Tricky product problems are often sticky and chewy like chewing gum: Whatever you do, you can not get rid of them. In practice, they survive because the method of trial and error has repeatedly failed, both in product engineering and in production. The good, highly significant news: Using Statistical Engineering, tricky product problems can be solved quickly and sustainably.
In my professional life, I solved more than 100 tricky quality problems that had survived conventional problem solving of all kinds, mostly trial and error. For example, an automaker had problems with the timing belt noise of an internal combustion engine. Trial and error in product development, ramp-up, and ongoing production did not improve anything. The problem remained very, very expensive, both in the field and in the factory. Using Statistical Engineering, I was able to uncover the root cause and eliminate the failures sustainably within a few weeks.
Already with its first two steps, planning and design, Statistical Engineering enforces the uncovering of the root cause, also from the perspective of third parties. Only the uncovered root cause allows to find the best problem solution in terms of function, speed, quality, costs, and risks.
The limitations of trial and error and the associated waste are not always so obvious. Augustine, CEO of several aerospace companies, noted that the cost of testing low-cost products is immensely high compared to expensive products. Low costs of prototypes seduce to an approach of multiple trials with subsequent errors. This is usually a high and concealed waste.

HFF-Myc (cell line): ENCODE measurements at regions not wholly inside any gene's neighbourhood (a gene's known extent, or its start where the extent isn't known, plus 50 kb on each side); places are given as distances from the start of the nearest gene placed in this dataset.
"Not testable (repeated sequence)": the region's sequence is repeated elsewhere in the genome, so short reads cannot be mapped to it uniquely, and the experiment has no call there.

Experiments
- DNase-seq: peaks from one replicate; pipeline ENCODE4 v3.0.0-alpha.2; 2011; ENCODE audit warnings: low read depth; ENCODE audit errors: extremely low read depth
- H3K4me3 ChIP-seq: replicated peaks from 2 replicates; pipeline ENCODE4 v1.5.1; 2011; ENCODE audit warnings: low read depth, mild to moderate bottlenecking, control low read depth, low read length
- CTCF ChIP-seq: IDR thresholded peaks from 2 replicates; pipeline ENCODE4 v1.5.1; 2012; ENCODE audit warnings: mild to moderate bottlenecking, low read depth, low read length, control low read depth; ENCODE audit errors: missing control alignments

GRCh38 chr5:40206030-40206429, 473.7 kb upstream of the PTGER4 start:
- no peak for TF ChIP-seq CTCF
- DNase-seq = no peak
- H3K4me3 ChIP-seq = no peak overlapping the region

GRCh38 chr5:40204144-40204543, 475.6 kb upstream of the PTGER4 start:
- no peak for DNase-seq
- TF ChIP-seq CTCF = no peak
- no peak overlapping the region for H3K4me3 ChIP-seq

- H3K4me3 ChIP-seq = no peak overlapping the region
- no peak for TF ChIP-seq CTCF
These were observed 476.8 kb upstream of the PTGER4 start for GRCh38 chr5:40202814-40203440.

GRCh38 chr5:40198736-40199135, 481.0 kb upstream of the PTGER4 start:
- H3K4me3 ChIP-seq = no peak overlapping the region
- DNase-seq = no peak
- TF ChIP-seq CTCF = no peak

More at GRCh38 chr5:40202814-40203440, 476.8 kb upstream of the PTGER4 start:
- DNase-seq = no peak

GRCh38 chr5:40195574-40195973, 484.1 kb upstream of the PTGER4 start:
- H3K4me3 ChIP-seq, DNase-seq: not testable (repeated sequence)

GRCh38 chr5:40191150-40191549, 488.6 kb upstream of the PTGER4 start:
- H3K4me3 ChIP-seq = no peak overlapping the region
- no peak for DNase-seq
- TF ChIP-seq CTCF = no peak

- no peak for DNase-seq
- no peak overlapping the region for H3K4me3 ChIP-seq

For the quick and sustainable solution of tricky product problems Statistical Engineering is often more efficient and cheaper than machine learning. Statistical Engineering is applicable even if prior knowledge and data are missing. It simultaneously accesses all principles of human learning and accelerates it. In contrast, machine learning requires existing data, ignores causality, and applies only one of five learning principles at a time, as the computer scientist Pedro Domingos describes in “The Master Algorithm.”
The effort for Statistical Engineering is low. It includes practical learning based on specific problems with the help of textbook, training or advice. On the other hand, machine learning always requires one-time expenses and continuous maintenance costs.
You can acquire the methodology of Statistical Engineering in four ways. For example, I give lectures on Statistical Methods each winter semester at RWTH Aachen University. Or you can find them in the reference book Statistical Engineering, available at Amazon. Or I advise you in solving specific tricky quality problems. Or opt for on-the-job in-house training where selected engineers solve several tricky problems that affect your company’s KPI.